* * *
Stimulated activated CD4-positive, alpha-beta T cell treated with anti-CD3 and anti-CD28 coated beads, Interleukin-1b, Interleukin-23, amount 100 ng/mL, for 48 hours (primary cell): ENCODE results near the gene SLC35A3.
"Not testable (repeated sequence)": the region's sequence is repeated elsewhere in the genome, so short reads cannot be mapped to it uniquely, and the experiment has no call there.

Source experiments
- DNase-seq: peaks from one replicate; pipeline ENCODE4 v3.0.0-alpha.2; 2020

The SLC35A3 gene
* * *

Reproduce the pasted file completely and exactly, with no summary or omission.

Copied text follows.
Stimulated activated CD4-positive, alpha-beta T cell treated with anti-CD3 and anti-CD28 coated beads, Interleukin-1b, Interleukin-23, amount 100 ng/mL, for 48 hours (primary cell): ENCODE results near the gene SLC35A3.
"Not testable (repeated sequence)": the region's sequence is repeated elsewhere in the genome, so short reads cannot be mapped to it uniquely, and the experiment has no call there.

Source experiments
- DNase-seq: peaks from one replicate; pipeline ENCODE4 v3.0.0-alpha.2; 2020

The SLC35A3 gene